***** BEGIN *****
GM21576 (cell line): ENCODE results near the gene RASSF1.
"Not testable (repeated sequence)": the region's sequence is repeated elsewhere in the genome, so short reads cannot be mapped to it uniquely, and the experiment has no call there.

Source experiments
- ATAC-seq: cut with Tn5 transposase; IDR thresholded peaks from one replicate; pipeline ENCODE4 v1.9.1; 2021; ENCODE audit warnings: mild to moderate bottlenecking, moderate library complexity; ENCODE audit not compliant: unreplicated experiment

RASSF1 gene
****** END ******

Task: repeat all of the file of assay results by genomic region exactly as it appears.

GM21576 (cell line): ENCODE results near the gene RASSF1.
"Not testable (repeated sequence)": the region's sequence is repeated elsewhere in the genome, so short reads cannot be mapped to it uniquely, and the experiment has no call there.

Source experiments
- ATAC-seq: cut with Tn5 transposase; IDR thresholded peaks from one replicate; pipeline ENCODE4 v1.9.1; 2021; ENCODE audit warnings: mild to moderate bottlenecking, moderate library complexity; ENCODE audit not compliant: unreplicated experiment

RASSF1 gene